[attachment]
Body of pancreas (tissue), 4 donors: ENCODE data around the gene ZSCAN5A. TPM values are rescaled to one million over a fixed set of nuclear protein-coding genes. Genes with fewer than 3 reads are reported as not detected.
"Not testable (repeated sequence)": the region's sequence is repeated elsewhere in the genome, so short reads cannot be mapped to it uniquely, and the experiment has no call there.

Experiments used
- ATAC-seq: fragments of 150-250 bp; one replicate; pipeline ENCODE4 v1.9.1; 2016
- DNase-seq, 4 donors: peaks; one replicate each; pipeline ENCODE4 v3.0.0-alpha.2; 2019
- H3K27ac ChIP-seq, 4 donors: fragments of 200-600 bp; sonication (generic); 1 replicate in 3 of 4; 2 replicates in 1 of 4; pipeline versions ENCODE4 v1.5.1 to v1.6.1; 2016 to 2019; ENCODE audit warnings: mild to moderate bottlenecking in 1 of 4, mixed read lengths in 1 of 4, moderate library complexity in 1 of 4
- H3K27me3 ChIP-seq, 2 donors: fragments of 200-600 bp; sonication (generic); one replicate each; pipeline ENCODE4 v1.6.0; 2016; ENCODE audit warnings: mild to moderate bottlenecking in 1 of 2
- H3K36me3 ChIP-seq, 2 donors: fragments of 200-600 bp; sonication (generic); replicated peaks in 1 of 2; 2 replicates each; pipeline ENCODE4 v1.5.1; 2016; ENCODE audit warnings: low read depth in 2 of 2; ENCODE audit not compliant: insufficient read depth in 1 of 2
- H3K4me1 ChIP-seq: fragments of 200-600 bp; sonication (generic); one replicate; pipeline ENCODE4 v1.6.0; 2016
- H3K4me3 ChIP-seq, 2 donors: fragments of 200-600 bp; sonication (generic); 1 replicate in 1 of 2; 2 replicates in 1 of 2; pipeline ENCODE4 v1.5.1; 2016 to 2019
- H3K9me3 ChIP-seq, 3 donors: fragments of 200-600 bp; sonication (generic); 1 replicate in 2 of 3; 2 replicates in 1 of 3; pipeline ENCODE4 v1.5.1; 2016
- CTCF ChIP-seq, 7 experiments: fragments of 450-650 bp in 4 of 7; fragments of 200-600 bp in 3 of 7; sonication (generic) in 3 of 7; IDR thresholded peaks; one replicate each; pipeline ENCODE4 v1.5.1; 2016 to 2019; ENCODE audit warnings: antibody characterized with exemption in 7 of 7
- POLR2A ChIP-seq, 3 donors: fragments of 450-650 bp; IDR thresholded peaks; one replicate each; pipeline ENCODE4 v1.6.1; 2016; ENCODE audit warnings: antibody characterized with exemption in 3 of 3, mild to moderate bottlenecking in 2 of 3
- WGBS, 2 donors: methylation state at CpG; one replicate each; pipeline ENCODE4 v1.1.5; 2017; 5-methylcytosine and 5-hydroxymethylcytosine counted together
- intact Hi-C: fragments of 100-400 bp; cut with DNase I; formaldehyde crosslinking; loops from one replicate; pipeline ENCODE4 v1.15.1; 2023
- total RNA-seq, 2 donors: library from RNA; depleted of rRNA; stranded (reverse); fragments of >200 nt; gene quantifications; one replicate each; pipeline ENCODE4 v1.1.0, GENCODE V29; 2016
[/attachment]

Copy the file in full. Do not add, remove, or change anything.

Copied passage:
Body of pancreas (tissue), 4 donors: ENCODE data around the gene ZSCAN5A. TPM values are rescaled to one million over a fixed set of nuclear protein-coding genes. Genes with fewer than 3 reads are reported as not detected.
"Not testable (repeated sequence)": the region's sequence is repeated elsewhere in the genome, so short reads cannot be mapped to it uniquely, and the experiment has no call there.

Experiments used
- ATAC-seq: fragments of 150-250 bp; one replicate; pipeline ENCODE4 v1.9.1; 2016
- DNase-seq, 4 donors: peaks; one replicate each; pipeline ENCODE4 v3.0.0-alpha.2; 2019
- H3K27ac ChIP-seq, 4 donors: fragments of 200-600 bp; sonication (generic); 1 replicate in 3 of 4; 2 replicates in 1 of 4; pipeline versions ENCODE4 v1.5.1 to v1.6.1; 2016 to 2019; ENCODE audit warnings: mild to moderate bottlenecking in 1 of 4, mixed read lengths in 1 of 4, moderate library complexity in 1 of 4
- H3K27me3 ChIP-seq, 2 donors: fragments of 200-600 bp; sonication (generic); one replicate each; pipeline ENCODE4 v1.6.0; 2016; ENCODE audit warnings: mild to moderate bottlenecking in 1 of 2
- H3K36me3 ChIP-seq, 2 donors: fragments of 200-600 bp; sonication (generic); replicated peaks in 1 of 2; 2 replicates each; pipeline ENCODE4 v1.5.1; 2016; ENCODE audit warnings: low read depth in 2 of 2; ENCODE audit not compliant: insufficient read depth in 1 of 2
- H3K4me1 ChIP-seq: fragments of 200-600 bp; sonication (generic); one replicate; pipeline ENCODE4 v1.6.0; 2016
- H3K4me3 ChIP-seq, 2 donors: fragments of 200-600 bp; sonication (generic); 1 replicate in 1 of 2; 2 replicates in 1 of 2; pipeline ENCODE4 v1.5.1; 2016 to 2019
- H3K9me3 ChIP-seq, 3 donors: fragments of 200-600 bp; sonication (generic); 1 replicate in 2 of 3; 2 replicates in 1 of 3; pipeline ENCODE4 v1.5.1; 2016
- CTCF ChIP-seq, 7 experiments: fragments of 450-650 bp in 4 of 7; fragments of 200-600 bp in 3 of 7; sonication (generic) in 3 of 7; IDR thresholded peaks; one replicate each; pipeline ENCODE4 v1.5.1; 2016 to 2019; ENCODE audit warnings: antibody characterized with exemption in 7 of 7
- POLR2A ChIP-seq, 3 donors: fragments of 450-650 bp; IDR thresholded peaks; one replicate each; pipeline ENCODE4 v1.6.1; 2016; ENCODE audit warnings: antibody characterized with exemption in 3 of 3, mild to moderate bottlenecking in 2 of 3
- WGBS, 2 donors: methylation state at CpG; one replicate each; pipeline ENCODE4 v1.1.5; 2017; 5-methylcytosine and 5-hydroxymethylcytosine counted together
- intact Hi-C: fragments of 100-400 bp; cut with DNase I; formaldehyde crosslinking; loops from one replicate; pipeline ENCODE4 v1.15.1; 2023
- total RNA-seq, 2 donors: library from RNA; depleted of rRNA; stranded (reverse); fragments of >200 nt; gene quantifications; one replicate each; pipeline ENCODE4 v1.1.0, GENCODE V29; 2016